Saturday, November 19, 2005

Very Cool!

Via "If you want an interesting online radio experience, try Pandora. Simply type in the name of a favorite artist, and Pandora comes up with an eerily accurate playlist of similar yet diverse sounding music."

It doesn't just come up with a playlist. It plays the songs for you, and it's all free. I love the Internet.

As If These Guys Didn't Have a Tough Life Already

Stars & Stripes: "It was Halle Berry’s first on-screen nude scene.

Halfway through “Swordfish,” she lowers a book she’s reading, exposing her breasts.

Said one reviewer on “There is one redeeming feature about this film: the soundtrack. That, and you get to see Halle Berry naked.”

So viewers on military bases throughout the world may have been surprised to see the dazzling Ms. Berry wearing a bikini in the infamous scene.

Blame the Federal Communications Commission, American mores and a PG-14 rating. But don’t blame American Forces Entertainment, which aired the movie Wednesday."

This Is So, Like, Unfair

Digital Spy: Paris Hilton in trouble over illegal pet: "Paris Hilton has been ordered to get rid of her new pet kinkajou - or move to another state.

The hotel heiress returned home from a trip to Las Vegas with her latest animal friend, even though it is illegal to keep the creatures as pets in Los Angeles."

Chronicles (Volume 1) -- Bob Dylan

I was a little skeptical about this book, even after reading some favorable reviews. Why? Because years ago (more than 30, in fact), I read another of Dylan's books. Or I should say I tried to read it. The title is Tarantula. I didn't get very far.

So I was surprised at how much I liked Chronicles. Bob Dylan can write. Well, we all knew he could write songs, but after Tarantula, I wasn't so sure he could write a book. He can, though, no doubt about it.

One of the things I found interesting was Dylan's commentary on other singers. I hadn't known that he and Bobby Vee were friends before either of them hit the big time, for example, and what Dylan has to say about Vee's pop career, about Ricky Nelson, and about Roy Oribison seem to me right on the money. Here's part of what he says about the Big O: "He was now singing his compositions in three or four octaves that made you want to drive your car over a cliff. He sang like a professional criminal . . . His voice would jar a corpse, always leave you muttering to yourself something like, 'Man, I don't believe it.'"

And who knew that Dylan was a fan of old-time radio? Not me. His memory of "the creaking door" is wrong, since he attributes it to Suspense, while mentioning Inner Sanctum in the very next sentence. But that doesn't matter. It's the way he felt about the shows that matters. "Radio shows," he says, "had been a big part of my consciousness back in the Midwest, back when it seemed like I was living in perpetual youth." Here's a little more: "There was no place too far. I could see it all. All I needed to know about San Francisco was that Paladin lived in a hotel there and his gun was for hire."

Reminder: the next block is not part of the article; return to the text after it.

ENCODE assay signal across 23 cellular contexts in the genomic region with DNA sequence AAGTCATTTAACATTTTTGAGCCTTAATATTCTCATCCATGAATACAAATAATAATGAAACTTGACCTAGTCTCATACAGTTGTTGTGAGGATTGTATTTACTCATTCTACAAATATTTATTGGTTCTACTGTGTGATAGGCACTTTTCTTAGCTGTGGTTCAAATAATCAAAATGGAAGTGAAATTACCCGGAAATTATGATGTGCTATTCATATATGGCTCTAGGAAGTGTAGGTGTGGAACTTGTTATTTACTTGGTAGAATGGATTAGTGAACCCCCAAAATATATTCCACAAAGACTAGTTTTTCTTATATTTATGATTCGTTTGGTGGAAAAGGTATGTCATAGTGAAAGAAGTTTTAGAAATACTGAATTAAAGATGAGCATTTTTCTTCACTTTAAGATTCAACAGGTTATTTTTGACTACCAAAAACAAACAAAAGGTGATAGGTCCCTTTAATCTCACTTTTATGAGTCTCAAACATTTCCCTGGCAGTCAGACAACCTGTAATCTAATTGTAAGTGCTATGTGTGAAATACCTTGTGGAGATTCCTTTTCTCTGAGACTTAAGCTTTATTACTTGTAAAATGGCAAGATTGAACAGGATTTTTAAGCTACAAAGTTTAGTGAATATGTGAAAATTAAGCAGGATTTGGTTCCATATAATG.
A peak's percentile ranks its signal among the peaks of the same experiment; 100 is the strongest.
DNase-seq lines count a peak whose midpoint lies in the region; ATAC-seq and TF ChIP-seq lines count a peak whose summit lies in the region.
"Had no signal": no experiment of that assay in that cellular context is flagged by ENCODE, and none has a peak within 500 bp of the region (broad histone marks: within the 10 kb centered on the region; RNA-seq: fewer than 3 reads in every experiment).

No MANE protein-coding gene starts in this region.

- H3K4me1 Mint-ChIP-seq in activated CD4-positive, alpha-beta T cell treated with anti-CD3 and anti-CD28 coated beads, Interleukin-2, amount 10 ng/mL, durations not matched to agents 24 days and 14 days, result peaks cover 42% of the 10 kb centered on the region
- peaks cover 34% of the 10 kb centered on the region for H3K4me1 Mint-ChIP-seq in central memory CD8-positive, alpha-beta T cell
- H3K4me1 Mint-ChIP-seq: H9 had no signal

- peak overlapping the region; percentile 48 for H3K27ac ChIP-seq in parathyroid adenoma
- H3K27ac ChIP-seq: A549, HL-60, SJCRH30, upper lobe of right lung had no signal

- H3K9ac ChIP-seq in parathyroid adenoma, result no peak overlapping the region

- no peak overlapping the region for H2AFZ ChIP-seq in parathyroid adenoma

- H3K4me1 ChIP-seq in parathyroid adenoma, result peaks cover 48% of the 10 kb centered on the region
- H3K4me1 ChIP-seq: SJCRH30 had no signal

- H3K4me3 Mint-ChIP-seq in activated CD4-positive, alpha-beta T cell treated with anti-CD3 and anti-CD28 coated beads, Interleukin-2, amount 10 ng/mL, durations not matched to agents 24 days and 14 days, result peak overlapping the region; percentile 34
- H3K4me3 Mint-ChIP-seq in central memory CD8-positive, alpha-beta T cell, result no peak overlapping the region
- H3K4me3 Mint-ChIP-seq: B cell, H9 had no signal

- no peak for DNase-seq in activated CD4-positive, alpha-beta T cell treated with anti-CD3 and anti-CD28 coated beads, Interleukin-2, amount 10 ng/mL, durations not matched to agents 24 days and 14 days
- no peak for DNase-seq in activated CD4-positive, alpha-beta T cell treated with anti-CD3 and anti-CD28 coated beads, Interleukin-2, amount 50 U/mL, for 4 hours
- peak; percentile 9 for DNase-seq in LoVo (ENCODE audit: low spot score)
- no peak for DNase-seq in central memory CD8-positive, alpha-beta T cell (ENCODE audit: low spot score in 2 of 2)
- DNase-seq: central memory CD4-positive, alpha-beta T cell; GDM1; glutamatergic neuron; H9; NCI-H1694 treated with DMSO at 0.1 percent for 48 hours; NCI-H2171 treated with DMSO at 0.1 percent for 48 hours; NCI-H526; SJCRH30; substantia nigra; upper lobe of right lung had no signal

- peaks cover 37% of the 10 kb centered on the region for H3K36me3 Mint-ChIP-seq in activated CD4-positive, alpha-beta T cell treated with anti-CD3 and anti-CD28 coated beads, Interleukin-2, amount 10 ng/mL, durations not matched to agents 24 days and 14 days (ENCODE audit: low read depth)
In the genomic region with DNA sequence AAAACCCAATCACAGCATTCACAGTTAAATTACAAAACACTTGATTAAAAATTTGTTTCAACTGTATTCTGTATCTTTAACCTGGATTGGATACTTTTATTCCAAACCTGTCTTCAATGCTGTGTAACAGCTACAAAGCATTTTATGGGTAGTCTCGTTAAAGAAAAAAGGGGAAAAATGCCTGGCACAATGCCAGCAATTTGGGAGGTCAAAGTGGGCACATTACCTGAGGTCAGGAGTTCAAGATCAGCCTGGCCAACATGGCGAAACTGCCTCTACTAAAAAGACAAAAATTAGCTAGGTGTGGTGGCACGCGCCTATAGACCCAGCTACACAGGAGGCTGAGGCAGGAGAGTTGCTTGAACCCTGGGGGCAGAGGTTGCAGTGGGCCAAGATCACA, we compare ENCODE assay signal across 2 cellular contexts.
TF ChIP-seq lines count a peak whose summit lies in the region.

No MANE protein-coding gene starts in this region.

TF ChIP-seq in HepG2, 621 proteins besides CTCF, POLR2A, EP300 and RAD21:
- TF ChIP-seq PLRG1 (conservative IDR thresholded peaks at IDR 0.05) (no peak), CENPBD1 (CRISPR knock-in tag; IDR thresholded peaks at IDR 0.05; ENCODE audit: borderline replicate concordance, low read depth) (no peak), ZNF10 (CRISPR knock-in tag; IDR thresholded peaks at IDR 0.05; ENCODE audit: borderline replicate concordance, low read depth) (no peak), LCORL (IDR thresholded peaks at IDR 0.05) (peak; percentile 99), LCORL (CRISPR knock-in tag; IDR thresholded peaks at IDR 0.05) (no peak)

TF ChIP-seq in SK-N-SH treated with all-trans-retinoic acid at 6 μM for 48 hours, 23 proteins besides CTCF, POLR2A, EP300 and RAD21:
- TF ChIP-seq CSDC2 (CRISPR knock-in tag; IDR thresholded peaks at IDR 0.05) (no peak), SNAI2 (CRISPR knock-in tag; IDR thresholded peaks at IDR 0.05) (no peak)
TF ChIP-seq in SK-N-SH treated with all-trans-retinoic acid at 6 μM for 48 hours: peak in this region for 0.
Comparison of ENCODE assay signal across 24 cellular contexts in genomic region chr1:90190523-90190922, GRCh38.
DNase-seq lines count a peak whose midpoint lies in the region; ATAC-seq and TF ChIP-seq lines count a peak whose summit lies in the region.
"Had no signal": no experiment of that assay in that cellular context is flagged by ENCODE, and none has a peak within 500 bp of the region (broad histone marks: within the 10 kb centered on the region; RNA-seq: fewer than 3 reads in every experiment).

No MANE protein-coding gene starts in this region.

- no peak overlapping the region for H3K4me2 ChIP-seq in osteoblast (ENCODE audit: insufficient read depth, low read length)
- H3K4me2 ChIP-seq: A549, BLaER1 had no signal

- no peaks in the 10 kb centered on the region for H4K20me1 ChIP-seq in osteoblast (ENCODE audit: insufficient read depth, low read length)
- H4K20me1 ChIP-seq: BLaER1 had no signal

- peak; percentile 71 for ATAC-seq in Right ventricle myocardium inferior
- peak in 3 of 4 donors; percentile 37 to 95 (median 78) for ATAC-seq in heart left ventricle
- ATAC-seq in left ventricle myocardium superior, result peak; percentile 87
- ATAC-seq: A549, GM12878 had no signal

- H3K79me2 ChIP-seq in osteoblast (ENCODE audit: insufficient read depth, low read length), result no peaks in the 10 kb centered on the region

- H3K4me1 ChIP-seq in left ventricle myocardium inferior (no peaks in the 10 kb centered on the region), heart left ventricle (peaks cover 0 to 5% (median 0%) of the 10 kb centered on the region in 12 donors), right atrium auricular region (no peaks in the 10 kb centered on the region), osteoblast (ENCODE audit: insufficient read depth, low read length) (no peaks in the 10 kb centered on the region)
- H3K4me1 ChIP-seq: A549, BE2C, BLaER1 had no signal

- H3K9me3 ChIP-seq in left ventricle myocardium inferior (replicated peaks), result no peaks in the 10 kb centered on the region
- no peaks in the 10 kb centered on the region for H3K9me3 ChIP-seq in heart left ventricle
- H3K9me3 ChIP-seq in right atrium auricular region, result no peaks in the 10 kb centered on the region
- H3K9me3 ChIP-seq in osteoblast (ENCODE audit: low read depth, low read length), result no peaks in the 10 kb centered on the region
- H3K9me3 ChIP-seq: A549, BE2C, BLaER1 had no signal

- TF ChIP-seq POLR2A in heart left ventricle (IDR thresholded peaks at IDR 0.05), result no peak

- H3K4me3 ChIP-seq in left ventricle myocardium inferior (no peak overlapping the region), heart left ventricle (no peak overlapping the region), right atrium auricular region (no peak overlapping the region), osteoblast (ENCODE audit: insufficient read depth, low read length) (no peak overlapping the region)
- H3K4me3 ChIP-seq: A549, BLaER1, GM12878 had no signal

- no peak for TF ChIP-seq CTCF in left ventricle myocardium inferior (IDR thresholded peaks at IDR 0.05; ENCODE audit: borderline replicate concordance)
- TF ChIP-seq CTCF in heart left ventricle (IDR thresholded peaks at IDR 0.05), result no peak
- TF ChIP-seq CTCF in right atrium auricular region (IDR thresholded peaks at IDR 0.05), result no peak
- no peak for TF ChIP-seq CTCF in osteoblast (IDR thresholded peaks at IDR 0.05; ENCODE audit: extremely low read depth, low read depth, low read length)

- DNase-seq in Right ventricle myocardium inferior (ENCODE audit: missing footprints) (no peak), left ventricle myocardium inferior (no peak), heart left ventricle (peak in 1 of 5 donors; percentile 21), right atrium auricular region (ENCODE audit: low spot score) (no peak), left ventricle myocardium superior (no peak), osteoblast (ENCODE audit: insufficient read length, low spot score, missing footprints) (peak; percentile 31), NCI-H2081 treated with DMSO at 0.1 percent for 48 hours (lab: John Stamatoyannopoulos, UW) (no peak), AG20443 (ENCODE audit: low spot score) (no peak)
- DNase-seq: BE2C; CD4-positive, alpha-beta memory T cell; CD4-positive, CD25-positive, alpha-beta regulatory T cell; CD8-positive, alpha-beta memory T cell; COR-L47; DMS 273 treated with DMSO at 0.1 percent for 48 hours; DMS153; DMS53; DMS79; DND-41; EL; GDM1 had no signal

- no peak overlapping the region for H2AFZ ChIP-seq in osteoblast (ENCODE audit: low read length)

In fact, I could keep on quoting great stuff from this book for a long time, but I'll stop. If you have any interest in Dylan, in the Village back in the day, in popular culture, in folk music, or in any number of other things, you should just get a copy and read it. I'm glad it's Volume 1, which means I can look forward to Volume 2.

Friday, November 18, 2005

Literary classics become txt msgs

BBC NEWS | Entertainment | Arts | Literary classics become txt msgs: "Some of English literature's greatest masterpieces have been condensed into a few lines of text message to help students revise for exams.

The service condenses classic works such as Bleak House and Pride and Prejudice into a handy aide-memoire.

For example, Hamlet's famous line: 'To be or not to be, that is the question' becomes '2b? Nt2b? ???'.

A university professor claims it 'amply demonstrates text's ability to fillet out the important elements in a plot'."

Here's an example of an entire plot, taken from the article's sidebar. Now you won't have to waste your time seeing the new movie version of Pride and Prejudice:

5Sistrs WntngHsbnds. NwMeninTwn-Bingly&Darcy. Fit&Loadd.BigSis Jane Fals 4B,2ndSisLiz H8s D Coz Hes Proud. Slimy Soljr Wikam Sys DHs Shady Past.Trns Out Hes Actuly ARlyNysGuy &RlyFancysLiz. She Decyds She Lyks Him.Evry1 Gts Maryd.

Superhero or Household Cleaner?

You can take the quiz and find out if you can tell the difference. My Superhero name should be "Mr. Average." Never was a quiz more accurate.

Thursday, November 17, 2005

The Ivory-Billed Woodpecker

Yesterday afternoon Charles Ferguson called and asked if I'd like to go to Galveston and hear a talk by one of the men who "rediscovered" the ivory-billed woodpecker. I posted about this rediscovery last April and mentioned how exciting it was, so naturally I couldn't resist hearing all about it. We drove down to Galveston and had dinner at The Original Mexican Cafe. There were about ten people there, including Bobby Ray Harrison, the man who was one of the two to see the ivory-bill in April. It was nice to meet him in an informal setting and to talk to him a little bit about his adventures in birding.